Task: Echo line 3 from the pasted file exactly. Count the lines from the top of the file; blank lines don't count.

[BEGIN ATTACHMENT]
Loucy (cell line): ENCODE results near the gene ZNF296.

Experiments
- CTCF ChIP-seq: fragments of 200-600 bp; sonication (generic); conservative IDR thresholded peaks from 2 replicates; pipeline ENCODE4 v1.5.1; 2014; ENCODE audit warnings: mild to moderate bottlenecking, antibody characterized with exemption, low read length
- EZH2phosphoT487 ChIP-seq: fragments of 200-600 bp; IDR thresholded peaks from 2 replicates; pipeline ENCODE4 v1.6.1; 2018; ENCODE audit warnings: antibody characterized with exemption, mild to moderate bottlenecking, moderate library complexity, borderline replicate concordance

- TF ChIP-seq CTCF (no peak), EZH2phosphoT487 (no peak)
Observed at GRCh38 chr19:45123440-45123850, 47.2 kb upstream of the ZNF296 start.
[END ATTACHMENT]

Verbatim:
- CTCF ChIP-seq: fragments of 200-600 bp; sonication (generic); conservative IDR thresholded peaks from 2 replicates; pipeline ENCODE4 v1.5.1; 2014; ENCODE audit warnings: mild to moderate bottlenecking, antibody characterized with exemption, low read length